Do trade tariffs on wine continue to impact economy?
Team Veye | 22-Mar-2021
Australian wine exports to China had significantly risen in recent years to become an AUS$1 billion market. Trade was heavily exposed to the Chinese market, especially for premium reds.
This growth was seen as a threat to the development of the Chinese domestic wine industry and was thwarted through a protectionist anti-dumping move. The barriers, which will have a substantial effect on the Australian wine industry were driven by domestic factors as much as by bilateral relations.
China hit a range of Australian goods with punitive duties, in turn giving a boost to African suppliers. Ever since it slapped up to 212 percent tariffs on Australian wine, exports of South African wine to China have jumped 50 percent.
Despite the COVID-19 pandemic, wine exports had hit a record year-on-year value of $3.1 billion in the 12 months ended October 2020, before recording a steep decline in the final two months of the calendar year.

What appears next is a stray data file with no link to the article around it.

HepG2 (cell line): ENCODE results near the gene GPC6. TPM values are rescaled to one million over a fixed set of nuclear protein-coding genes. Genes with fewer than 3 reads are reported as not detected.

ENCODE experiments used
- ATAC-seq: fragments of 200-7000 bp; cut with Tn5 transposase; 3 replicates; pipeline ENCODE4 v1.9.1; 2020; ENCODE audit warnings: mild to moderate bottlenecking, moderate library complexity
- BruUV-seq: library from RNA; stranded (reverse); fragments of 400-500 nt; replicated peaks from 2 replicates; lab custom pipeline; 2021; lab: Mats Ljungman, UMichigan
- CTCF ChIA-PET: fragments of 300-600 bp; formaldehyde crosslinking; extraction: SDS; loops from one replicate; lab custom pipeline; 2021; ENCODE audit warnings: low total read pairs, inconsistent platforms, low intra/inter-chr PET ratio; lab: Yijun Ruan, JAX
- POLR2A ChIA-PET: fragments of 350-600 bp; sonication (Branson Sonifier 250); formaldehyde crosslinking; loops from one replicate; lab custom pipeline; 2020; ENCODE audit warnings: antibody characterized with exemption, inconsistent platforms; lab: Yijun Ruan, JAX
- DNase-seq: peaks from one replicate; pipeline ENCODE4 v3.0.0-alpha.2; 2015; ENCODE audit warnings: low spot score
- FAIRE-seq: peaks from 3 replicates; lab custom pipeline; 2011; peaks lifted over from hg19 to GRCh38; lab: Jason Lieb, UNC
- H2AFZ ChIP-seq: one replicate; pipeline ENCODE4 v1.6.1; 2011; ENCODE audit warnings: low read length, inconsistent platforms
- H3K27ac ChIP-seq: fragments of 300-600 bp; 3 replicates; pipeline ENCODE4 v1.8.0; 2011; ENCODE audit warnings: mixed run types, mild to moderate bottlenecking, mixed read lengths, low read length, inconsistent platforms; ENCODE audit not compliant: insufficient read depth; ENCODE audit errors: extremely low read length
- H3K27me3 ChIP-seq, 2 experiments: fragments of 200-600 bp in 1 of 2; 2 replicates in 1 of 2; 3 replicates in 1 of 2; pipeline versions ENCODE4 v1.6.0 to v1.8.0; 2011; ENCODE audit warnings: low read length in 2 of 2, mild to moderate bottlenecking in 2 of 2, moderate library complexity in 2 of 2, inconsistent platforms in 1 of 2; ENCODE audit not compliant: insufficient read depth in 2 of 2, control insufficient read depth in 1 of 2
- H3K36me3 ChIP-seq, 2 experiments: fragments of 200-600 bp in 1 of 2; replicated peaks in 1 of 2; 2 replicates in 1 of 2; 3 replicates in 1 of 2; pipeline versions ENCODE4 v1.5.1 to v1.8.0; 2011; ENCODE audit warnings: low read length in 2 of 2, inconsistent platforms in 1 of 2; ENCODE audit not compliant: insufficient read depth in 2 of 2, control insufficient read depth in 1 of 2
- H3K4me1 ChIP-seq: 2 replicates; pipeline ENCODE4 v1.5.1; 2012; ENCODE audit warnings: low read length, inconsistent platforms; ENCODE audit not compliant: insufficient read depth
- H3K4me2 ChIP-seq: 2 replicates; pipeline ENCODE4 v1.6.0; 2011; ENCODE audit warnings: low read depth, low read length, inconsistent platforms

The decline in exports to China had been offset by significant growth in exports to Europe, up 22 percent to $704 million, the highest value in a decade. There was also growth in North America, up 4 percent to $628 million, and Oceania, up 11 percent to $115 million.
Wine businesses are resilient and are already adapting to these changed market conditions, increasing their engagement in markets other than China, particularly the UK, USA, Canada and the domestic market.
Although restrictions on Wine and other industries are quite disruptive, their impact on the overall Australian economy is less, much due to its $14 billion monthly trade in ores.
Whatever impact the Chinese sanctions are having is being offset by the realisation that they just have to buy our iron.
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